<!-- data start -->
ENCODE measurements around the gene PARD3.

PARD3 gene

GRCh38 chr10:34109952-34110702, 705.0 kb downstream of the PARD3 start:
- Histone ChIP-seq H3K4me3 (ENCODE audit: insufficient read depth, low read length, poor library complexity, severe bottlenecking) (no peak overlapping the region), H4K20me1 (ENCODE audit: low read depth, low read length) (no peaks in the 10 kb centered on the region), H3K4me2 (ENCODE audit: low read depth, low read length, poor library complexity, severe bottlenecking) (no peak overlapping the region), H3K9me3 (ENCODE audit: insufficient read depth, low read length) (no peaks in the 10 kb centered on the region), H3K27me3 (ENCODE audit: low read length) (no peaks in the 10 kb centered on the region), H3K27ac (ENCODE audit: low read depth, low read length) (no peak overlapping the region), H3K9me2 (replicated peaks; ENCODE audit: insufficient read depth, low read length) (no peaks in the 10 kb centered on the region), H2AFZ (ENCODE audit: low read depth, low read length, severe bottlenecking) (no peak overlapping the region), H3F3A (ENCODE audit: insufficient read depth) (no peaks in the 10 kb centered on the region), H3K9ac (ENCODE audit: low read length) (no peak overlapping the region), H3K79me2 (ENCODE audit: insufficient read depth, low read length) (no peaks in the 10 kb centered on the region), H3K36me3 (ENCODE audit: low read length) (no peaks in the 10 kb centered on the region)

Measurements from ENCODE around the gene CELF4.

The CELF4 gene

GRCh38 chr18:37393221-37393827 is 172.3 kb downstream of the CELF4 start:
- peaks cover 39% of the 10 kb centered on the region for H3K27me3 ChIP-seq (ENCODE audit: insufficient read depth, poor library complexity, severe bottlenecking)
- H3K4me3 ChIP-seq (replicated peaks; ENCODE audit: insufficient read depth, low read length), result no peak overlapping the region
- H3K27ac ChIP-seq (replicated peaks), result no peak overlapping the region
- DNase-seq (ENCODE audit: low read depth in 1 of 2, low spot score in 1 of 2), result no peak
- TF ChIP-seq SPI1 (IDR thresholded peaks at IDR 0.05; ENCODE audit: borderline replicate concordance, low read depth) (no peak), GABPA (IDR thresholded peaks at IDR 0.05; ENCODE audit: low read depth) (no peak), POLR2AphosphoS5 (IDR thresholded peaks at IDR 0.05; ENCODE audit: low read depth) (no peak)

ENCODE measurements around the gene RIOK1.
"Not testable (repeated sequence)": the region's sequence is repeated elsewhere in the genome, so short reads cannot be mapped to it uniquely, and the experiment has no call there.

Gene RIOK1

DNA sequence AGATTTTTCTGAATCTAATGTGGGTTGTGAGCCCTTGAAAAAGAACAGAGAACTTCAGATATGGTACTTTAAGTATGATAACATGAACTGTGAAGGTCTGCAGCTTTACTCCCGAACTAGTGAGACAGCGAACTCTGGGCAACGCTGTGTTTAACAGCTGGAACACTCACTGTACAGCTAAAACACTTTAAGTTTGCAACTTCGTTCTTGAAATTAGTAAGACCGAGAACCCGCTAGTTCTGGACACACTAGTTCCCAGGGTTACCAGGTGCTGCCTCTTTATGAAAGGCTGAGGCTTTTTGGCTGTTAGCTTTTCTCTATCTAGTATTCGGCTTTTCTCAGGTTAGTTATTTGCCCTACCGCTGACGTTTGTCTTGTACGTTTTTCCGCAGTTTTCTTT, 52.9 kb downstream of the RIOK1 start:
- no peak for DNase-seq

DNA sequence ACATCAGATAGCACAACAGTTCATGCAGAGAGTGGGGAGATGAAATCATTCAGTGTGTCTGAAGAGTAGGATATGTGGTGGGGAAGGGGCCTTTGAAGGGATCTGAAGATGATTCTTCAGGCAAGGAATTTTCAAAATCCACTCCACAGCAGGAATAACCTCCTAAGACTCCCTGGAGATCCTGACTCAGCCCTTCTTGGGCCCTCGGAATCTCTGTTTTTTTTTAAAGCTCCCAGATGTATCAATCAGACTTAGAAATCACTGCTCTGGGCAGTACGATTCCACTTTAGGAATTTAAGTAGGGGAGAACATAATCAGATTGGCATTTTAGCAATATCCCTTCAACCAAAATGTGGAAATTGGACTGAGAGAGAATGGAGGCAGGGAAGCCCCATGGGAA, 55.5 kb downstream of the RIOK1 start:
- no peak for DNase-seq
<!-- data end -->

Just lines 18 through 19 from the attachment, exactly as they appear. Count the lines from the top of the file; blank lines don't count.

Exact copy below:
DNA sequence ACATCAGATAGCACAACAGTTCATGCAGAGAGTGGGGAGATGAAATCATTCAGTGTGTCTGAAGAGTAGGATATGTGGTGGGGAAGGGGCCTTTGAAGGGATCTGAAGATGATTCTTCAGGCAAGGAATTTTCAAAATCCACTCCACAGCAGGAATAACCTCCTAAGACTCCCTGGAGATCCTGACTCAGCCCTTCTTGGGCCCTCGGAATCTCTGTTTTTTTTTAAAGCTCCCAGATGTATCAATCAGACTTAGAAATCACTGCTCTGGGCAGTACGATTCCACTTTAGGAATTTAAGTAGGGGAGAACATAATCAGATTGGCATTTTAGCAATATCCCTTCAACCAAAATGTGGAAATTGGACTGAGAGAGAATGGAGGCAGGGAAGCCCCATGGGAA, 55.5 kb downstream of the RIOK1 start:
- no peak for DNase-seq